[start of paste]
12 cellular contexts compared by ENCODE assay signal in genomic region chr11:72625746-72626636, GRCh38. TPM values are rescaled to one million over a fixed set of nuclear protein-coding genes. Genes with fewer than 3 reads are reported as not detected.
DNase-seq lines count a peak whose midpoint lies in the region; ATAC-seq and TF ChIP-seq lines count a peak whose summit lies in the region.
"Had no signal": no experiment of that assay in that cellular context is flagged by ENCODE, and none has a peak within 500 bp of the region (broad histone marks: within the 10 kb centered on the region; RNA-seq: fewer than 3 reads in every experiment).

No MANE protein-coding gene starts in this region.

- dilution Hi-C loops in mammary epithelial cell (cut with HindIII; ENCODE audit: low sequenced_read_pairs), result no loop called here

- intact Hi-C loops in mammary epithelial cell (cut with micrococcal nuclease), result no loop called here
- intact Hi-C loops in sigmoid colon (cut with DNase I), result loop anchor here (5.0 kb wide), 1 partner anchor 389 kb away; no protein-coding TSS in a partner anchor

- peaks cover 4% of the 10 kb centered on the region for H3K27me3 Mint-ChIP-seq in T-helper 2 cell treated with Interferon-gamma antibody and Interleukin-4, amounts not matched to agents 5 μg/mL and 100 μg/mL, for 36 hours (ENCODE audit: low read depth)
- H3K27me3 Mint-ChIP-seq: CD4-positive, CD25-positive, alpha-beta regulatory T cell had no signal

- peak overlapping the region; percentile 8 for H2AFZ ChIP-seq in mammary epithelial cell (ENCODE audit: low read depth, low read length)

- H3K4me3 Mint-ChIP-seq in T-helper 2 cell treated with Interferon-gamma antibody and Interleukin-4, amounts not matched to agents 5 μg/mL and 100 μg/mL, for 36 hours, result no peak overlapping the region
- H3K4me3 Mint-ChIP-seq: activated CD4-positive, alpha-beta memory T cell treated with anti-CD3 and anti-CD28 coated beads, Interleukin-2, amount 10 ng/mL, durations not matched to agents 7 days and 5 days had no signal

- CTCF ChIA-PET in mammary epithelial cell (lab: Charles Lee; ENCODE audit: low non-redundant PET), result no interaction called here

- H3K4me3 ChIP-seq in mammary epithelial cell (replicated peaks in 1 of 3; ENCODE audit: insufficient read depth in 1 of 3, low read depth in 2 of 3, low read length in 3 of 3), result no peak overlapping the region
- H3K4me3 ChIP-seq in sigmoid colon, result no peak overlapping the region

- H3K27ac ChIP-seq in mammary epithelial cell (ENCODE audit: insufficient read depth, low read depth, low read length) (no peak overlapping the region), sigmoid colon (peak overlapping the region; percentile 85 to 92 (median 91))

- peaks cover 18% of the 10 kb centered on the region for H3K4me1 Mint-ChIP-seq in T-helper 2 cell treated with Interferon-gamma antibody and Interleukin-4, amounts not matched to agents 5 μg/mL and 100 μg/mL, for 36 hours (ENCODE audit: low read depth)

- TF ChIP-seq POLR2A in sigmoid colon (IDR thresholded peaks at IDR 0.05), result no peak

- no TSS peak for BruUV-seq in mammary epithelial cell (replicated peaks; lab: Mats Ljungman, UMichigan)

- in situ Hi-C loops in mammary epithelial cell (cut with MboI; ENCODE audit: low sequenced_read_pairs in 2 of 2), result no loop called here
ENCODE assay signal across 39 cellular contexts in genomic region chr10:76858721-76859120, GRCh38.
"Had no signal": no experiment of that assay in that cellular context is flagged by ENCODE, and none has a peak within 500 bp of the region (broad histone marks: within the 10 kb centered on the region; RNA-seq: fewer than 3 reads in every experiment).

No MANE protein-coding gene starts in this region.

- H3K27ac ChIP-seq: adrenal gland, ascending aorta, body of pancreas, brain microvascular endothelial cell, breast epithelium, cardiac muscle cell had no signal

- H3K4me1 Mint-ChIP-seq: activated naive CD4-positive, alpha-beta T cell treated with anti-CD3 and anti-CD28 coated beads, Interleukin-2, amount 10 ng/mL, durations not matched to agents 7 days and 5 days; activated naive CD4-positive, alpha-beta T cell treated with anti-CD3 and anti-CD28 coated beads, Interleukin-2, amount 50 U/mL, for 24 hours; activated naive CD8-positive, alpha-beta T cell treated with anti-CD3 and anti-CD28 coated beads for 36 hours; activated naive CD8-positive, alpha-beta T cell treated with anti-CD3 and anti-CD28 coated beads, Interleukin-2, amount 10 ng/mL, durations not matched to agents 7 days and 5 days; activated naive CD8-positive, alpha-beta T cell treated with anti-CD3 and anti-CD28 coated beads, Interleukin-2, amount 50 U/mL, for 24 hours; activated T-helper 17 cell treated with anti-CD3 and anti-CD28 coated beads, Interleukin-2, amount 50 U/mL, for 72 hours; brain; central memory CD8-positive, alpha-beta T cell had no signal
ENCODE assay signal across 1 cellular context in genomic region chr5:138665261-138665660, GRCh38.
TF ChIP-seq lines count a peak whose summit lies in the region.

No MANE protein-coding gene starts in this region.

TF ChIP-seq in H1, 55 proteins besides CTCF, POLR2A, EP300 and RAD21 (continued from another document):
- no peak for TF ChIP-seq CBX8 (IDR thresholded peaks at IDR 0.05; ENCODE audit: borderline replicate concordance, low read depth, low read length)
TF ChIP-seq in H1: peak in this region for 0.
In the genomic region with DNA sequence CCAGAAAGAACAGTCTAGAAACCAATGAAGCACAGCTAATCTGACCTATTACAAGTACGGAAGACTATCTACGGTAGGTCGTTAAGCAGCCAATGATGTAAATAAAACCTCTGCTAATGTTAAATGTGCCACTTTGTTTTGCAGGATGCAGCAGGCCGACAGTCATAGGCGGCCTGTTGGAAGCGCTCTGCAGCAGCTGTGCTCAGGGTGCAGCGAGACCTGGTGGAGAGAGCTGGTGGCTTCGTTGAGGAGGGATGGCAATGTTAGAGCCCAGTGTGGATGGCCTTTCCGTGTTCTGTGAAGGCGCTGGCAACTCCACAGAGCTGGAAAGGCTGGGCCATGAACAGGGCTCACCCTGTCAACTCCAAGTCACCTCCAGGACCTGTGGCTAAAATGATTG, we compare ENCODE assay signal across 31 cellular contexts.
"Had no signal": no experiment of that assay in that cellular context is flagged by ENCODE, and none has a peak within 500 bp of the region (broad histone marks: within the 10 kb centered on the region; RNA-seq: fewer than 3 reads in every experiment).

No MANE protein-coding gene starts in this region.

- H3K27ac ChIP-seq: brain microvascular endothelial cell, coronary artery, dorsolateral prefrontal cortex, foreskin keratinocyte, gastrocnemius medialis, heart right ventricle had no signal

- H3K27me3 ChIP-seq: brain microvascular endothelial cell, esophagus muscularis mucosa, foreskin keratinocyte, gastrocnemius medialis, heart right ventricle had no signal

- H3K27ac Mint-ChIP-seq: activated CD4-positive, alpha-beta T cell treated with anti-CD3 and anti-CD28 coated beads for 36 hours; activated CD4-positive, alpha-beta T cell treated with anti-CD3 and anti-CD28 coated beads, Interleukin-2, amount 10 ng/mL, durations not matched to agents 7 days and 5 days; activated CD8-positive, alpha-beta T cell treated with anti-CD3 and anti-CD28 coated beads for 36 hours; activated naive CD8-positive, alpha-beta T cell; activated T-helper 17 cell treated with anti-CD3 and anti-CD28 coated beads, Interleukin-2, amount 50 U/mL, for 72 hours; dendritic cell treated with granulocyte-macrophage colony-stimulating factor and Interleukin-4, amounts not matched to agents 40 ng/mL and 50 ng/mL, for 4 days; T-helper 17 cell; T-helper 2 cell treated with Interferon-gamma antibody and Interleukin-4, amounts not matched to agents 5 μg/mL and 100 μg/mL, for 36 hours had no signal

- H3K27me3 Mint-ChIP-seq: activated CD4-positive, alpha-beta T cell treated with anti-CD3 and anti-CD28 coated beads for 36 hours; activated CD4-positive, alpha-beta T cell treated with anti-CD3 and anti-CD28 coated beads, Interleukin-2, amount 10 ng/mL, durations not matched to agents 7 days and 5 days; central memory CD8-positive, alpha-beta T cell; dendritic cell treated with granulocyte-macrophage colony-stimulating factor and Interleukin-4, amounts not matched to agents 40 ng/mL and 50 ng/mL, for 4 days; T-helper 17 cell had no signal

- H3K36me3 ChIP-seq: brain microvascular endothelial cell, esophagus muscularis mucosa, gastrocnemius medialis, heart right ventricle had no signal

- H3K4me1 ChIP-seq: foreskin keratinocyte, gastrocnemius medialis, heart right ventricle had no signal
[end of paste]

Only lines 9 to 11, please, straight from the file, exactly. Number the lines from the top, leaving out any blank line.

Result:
- H3K27me3 Mint-ChIP-seq: CD4-positive, CD25-positive, alpha-beta regulatory T cell had no signal

- peak overlapping the region; percentile 8 for H2AFZ ChIP-seq in mammary epithelial cell (ENCODE audit: low read depth, low read length)

- H3K4me3 Mint-ChIP-seq in T-helper 2 cell treated with Interferon-gamma antibody and Interleukin-4, amounts not matched to agents 5 μg/mL and 100 μg/mL, for 36 hours, result no peak overlapping the region